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HIV-1 capsids bind and exploit the kinesin-1 adaptor FEZ1 for inward movement to the nucleus.

Malikov V, da Silva ES, Jovasevic V, Bennett G, de Souza Aranha Vieira DA, Schulte B, Diaz-Griffero F, Walsh D, Naghavi MH - Nat Commun (2015)

Bottom Line: Furthermore, both dynein and kinesin-1 motors are required for HIV-1 trafficking to the nucleus.Finally, the ability of exogenously expressed FEZ1 to promote early HIV-1 infection requires binding to kinesin-1.Our findings demonstrate that opposing motors both contribute to early HIV-1 movement and identify the kinesin-1 adaptor, FEZ1 as a capsid-associated host regulator of this process usurped by HIV-1 to accomplish net inward movement towards the nucleus.

View Article: PubMed Central - PubMed

Affiliation: 1] Department of Microbiology-Immunology, Northwestern University Feinberg School of Medicine, Chicago, Illinois 60611, USA [2] Department of Biochemistry and Molecular Biophysics, Columbia University, New York, New York 10032, USA.

ABSTRACT
Intracellular transport of cargos, including many viruses, involves directed movement on microtubules mediated by motor proteins. Although a number of viruses bind motors of opposing directionality, how they associate with and control these motors to accomplish directed movement remains poorly understood. Here we show that human immunodeficiency virus type 1 (HIV-1) associates with the kinesin-1 adaptor protein, Fasiculation and Elongation Factor zeta 1 (FEZ1). RNAi-mediated FEZ1 depletion blocks early infection, with virus particles exhibiting bi-directional motility but no net movement to the nucleus. Furthermore, both dynein and kinesin-1 motors are required for HIV-1 trafficking to the nucleus. Finally, the ability of exogenously expressed FEZ1 to promote early HIV-1 infection requires binding to kinesin-1. Our findings demonstrate that opposing motors both contribute to early HIV-1 movement and identify the kinesin-1 adaptor, FEZ1 as a capsid-associated host regulator of this process usurped by HIV-1 to accomplish net inward movement towards the nucleus.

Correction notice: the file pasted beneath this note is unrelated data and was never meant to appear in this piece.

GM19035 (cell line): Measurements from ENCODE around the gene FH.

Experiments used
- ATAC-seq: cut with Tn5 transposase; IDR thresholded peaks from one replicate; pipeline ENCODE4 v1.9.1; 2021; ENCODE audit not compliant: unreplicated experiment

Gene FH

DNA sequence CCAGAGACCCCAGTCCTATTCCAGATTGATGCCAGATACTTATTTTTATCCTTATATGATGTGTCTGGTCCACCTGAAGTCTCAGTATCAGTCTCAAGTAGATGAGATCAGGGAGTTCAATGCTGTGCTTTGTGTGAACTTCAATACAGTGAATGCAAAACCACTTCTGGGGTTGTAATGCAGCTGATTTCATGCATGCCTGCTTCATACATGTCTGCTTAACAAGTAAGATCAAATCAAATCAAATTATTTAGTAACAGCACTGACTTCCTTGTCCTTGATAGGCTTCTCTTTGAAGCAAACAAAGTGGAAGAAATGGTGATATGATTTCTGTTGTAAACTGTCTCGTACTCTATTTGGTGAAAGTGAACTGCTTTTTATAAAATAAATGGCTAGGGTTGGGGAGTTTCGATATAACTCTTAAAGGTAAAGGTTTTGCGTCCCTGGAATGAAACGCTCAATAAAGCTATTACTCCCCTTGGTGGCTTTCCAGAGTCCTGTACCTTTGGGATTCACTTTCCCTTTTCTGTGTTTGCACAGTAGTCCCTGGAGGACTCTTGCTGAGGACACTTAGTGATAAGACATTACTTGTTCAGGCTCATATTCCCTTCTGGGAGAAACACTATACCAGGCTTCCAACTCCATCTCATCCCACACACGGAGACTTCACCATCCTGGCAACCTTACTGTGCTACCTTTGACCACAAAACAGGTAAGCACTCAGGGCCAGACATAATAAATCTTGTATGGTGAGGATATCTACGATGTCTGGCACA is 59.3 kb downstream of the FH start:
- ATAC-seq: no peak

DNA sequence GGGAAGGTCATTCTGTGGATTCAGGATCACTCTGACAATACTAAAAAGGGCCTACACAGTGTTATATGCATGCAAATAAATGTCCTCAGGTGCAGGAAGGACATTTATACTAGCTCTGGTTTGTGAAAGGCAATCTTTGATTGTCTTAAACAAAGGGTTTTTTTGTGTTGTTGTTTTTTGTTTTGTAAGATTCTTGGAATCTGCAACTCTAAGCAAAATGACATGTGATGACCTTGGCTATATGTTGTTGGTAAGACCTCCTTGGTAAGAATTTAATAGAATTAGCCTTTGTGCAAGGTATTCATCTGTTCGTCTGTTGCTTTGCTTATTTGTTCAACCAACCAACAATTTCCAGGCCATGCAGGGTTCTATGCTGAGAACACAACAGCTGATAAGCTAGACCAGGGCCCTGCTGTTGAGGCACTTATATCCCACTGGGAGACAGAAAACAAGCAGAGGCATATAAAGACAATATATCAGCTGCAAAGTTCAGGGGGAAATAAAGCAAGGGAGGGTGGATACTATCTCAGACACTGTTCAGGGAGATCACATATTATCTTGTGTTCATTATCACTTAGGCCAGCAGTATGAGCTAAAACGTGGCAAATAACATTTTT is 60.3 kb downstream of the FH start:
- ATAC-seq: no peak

No MeSH data available.


Related in: MedlinePlus

FEZ1 is a positive regulator of HIV-1 infection in non-neuronal human cells(a) Endogenous levels of FEZ1 in neuroblastoma cells (Sh-SY5Y), microglia (CHME3) or primary normal human dermal fibroblasts (NHDF). Equal cell numbers were lysed and analyzed by WB using anti-FEZ1 antibody. Equal loading was confirmed using anti-GAPDH antibody. (b–i) FEZ1 is required for early HIV-1 infection regardless of the route of viral entry. NHDF (b–c), CHME3 (d–e) or Thp-1 differentiated into macrophages (f–g) were transfected with control siRNA (control) or independent FEZ1 siRNAs (FEZ1-B or FEZ1-C). 48h post-transfection cells were infected with HIV-1-VSV-luc followed by measurements of luciferase activity to determine levels of infection in NHDF (b), CHME3 (d) or differentiated Thp-1 (f) cells. (c, e and g) WB analysis showing the extent of FEZ1 depletion in samples from b, d and f, respectively. β-actin or eIF4E were used as loading controls. (h and i) Rescue of RNAi-mediated FEZ1 depletion restores HIV-1 infection. (h) Pools of NHDF cells expressing either Flag control or FEZ1-Flag were treated with either control or FEZ1-C siRNAs followed by HIV-1-VSV-luc infection and measurements of infectivity as in b–d. (i) WB analysis showing the levels of FEZ1 in samples from h. eIF4E was used as a loading control. (j and k) NHDF or CHME3 cells were transfected with control or FEZ1-C siRNAs followed by infection with HIV-1-Ampho-luc 48h post-transfection. Luciferase assays were used to determine levels of infection in NHDF (j) or CHME3 (k). Results are representative of 3 or more independent experiments, and error bars represent standard deviation. Molecular weight markers (in kDa) are shown to the right of WBs.